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Practice Roundup: Day 1

While everyone else in Tampa Bay was busy going berserk over catwalks (I did my share), USF held their first fall football practice yesterday. First up, the quick bullet points. All these nuggets are included in at least one of the links scattered throughout this post.

  • Everyone was at practice today except for Dontae Aycock, who is expected on Friday.
  • White helmets. Also white and green cleats, instead of black. You fashionistas can make of that what you will.
  • B.J. Daniels was in the red no-contact jersey that he wore all through spring practice and in the spring game. But it doesn't sound like that's going to last very long.
  • Freshman offensive tackle Jake Kaufman weighed in at a whopping 362 pounds, which should satiate a few people who got mad when 370-pound Jose Jose didn't pick the Bulls back in February. (Although that kind of turned out to be a blessing in disguise.)
  • Bobby Eveld, who played football and baseball at Jesuit High School and was actually picked in the 50th round of the MLB Draft by the New York Mets, was an additional quarterback in the rotation of B.J. Daniels, Jamius Gunsby (wearing #8, hmmm), and Ryan Eppes.
  • Isaac Virgin has been shifted to wide receiver. Yes, a 249-pound wide receiver. I'm going to guess they try and get a few pounds off him before the season begins.
  • The coaches all stressed that the first few days are for installing parts of their systems and that they are throwing a lot of information at the players right out of the chute. Once they get to Vero Beach, that's when they'll start going back and re-teaching the nuances, making sure everyone has perfected what they're learning now.
  • Holtz re-used the "drinking through a fire hose" Holtzism from Wednesday's press conference.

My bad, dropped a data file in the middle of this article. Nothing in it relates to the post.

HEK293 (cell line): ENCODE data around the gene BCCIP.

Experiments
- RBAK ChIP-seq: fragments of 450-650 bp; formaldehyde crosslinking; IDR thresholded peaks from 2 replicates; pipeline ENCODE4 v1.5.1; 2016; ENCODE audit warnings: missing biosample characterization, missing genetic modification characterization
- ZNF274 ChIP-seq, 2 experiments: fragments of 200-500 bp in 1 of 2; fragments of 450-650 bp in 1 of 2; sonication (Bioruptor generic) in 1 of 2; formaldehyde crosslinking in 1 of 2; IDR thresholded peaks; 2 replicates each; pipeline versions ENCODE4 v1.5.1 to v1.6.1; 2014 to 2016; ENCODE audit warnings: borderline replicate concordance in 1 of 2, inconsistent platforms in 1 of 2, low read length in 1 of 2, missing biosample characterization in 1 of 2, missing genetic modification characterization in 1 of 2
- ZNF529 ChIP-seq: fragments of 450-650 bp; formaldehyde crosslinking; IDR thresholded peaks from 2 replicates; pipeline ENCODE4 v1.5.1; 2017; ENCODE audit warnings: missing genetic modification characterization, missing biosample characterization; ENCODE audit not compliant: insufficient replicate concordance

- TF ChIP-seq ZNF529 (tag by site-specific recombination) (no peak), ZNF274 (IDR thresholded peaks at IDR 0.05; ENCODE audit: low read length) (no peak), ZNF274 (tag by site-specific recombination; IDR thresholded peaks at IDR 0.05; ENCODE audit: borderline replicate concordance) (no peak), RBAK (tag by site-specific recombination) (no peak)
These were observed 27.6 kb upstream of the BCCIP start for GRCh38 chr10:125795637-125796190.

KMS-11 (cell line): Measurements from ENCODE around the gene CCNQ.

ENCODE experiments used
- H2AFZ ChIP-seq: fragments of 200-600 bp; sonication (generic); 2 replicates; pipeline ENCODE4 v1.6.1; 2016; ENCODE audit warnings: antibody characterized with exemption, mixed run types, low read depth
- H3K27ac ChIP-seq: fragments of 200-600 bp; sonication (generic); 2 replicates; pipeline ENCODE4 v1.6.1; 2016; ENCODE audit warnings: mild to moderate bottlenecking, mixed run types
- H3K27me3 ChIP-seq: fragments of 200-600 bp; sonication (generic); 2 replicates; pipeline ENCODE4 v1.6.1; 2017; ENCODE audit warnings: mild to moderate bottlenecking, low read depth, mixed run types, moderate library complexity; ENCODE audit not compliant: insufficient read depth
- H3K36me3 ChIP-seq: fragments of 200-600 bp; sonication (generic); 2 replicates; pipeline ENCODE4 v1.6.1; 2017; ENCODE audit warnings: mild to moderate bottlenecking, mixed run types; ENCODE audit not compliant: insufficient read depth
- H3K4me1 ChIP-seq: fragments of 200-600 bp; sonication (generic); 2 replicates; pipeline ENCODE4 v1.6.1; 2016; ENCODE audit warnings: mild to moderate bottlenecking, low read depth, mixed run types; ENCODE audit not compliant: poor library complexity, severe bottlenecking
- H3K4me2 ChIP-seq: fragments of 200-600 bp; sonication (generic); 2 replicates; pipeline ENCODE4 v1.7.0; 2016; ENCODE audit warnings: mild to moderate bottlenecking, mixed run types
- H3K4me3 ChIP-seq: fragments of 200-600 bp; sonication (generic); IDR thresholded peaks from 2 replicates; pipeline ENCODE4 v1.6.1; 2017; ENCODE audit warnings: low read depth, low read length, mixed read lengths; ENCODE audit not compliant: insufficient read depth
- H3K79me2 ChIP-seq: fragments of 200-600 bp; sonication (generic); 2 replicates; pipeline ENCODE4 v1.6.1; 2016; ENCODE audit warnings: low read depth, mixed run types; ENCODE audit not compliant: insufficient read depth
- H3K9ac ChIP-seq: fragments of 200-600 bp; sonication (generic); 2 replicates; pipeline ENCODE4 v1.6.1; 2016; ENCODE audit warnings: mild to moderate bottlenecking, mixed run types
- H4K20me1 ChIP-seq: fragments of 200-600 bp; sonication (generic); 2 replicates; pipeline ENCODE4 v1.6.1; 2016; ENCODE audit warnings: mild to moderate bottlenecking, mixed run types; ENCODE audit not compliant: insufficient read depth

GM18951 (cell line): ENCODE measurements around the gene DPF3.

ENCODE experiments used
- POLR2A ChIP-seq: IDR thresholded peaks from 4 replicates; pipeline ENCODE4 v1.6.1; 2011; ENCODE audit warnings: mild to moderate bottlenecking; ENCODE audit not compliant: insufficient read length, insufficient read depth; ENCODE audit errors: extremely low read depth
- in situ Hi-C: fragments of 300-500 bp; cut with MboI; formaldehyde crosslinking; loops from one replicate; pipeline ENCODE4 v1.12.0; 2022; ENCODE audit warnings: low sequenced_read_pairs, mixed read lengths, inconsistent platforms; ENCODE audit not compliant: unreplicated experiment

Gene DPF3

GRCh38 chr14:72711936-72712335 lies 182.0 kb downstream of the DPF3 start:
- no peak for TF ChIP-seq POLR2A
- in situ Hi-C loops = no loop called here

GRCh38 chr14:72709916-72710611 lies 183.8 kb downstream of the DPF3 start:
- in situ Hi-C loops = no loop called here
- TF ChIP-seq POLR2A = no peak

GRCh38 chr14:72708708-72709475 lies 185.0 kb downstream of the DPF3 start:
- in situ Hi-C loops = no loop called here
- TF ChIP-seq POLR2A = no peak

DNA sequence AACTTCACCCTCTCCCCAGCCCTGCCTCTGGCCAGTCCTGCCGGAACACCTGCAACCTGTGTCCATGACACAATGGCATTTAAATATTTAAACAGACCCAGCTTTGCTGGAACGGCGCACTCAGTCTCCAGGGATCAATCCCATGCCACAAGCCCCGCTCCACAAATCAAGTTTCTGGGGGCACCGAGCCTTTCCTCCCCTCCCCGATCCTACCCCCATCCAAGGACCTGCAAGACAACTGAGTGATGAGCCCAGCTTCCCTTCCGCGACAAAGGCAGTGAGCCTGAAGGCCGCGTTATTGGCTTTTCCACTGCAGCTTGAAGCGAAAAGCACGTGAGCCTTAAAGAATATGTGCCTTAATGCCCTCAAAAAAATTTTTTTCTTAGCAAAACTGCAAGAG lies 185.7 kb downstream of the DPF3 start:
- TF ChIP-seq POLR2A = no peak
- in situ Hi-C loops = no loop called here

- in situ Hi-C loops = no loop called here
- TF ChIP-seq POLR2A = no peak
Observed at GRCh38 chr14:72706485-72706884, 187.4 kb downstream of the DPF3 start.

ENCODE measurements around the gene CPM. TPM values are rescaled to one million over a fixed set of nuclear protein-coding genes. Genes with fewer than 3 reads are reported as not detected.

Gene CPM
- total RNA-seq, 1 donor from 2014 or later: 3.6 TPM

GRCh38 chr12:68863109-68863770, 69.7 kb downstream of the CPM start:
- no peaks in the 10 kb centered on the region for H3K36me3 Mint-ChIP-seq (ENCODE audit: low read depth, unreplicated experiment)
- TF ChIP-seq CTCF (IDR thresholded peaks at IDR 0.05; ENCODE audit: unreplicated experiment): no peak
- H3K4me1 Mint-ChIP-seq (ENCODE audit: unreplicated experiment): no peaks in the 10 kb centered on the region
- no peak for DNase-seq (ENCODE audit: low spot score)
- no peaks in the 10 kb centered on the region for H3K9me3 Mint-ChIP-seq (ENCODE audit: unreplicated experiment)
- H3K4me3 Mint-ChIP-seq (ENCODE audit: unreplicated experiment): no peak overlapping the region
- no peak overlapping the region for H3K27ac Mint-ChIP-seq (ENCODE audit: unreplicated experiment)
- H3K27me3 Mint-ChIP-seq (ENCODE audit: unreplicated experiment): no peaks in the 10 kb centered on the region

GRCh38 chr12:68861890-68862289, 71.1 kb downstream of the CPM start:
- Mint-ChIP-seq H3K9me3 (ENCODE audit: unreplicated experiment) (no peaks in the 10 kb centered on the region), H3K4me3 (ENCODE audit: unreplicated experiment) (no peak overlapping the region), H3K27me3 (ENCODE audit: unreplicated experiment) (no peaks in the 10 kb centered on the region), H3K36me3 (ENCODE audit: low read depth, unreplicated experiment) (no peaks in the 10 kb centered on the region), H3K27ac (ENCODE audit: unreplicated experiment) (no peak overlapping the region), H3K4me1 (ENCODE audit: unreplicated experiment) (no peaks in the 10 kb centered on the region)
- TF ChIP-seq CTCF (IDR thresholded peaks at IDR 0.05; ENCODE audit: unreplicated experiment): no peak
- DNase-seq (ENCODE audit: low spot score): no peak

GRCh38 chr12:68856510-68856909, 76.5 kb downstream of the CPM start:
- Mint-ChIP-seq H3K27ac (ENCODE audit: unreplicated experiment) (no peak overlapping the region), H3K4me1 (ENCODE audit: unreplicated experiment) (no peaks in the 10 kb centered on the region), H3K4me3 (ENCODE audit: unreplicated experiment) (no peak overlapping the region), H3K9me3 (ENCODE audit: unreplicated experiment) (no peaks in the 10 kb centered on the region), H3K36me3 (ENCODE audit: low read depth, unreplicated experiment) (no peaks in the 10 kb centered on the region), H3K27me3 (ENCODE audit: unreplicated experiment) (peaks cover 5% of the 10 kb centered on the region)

-- The official USF site has put together a filed his story for the Tribune. Interesting quote from Fitch at the end about Evan Landi, who I had written about as kind of a canary in the receiver/quarterback coal mine.

"Evan Landi is going to be a key figure for us. If he can move the chains for us on third-and-6, he's going to have a great role."

That really piqued my interest because when I compared Landi's situation to Kerry Meier's at Kansas, that was pretty much the role Meier filled for the Jayhawks. Dezmon Briscoe was the big-play guy, while Meier kept the chains moving. Hoping for Landi to make the tough catches might tell us that the coaches really, really want to be able to leave him at wide receiver. Especially now that the position has gotten so thin.

-- In addition to his practice report and his update on the three players who are graduating and moving on from the program, Greg Auman also had a blog entry about the Bulls' numerology, and I'm pretty sure he was the one asking Skip Holtz all the questions about it during the post-practice interviews. (Note to self: Learn these guys' voices so you know who's asking the questions. The only voice you know right now is Toro's, and that doesn't count.) Anyway, I love this kind of nerdy stuff and I thought there were two really salient points that Holtz made.

First, he mentioned that he doesn't want to do too much double-numbering if it can be avoided. You're allowed to give players on different sides of the ball the same number, but they can't be on the field at the same time, and that was Holtz's main concern. He specifically mentioned a scenario where Lindsey Lamar and Jon Lejiste (who both wore #5 in spring practice) were both on the same punt return unit - he wouldn't have been able to put them in the game together. That leads into a theme of player versatility that I'm starting to notice when the coaches talk... but more on that some other time.

The second point is that Holtz knows kids want the cool, single-digit uniform numbers, and he's fine with that, but he wants them to earn them when they're available. Most of the single-digit uniforms have been worn with distinction by someone in USF history, whether it's Charlie Jackson wearing #1, or Mike Jenkins in #4, or Kawika Mitchell's #5, or Matt Grothe's #8. (And like I wrote in our Hugh Smith piece, #2 might be the most "successful" number in team history.) So I'm totally on board with making those numbers merit-based. It might seem like kind of a silly way to motivate someone, but showing them the big shoes they have to fill to earn, say, Andre Hall's #2 might be something to strive for. And in that same vein, letting Gunsby wear #8 or giving Todd Chandler #95 might give them that extra confidence boost, because it's a way for the coaches to tell them they think they have the potential of the guys who used to wear those numbers.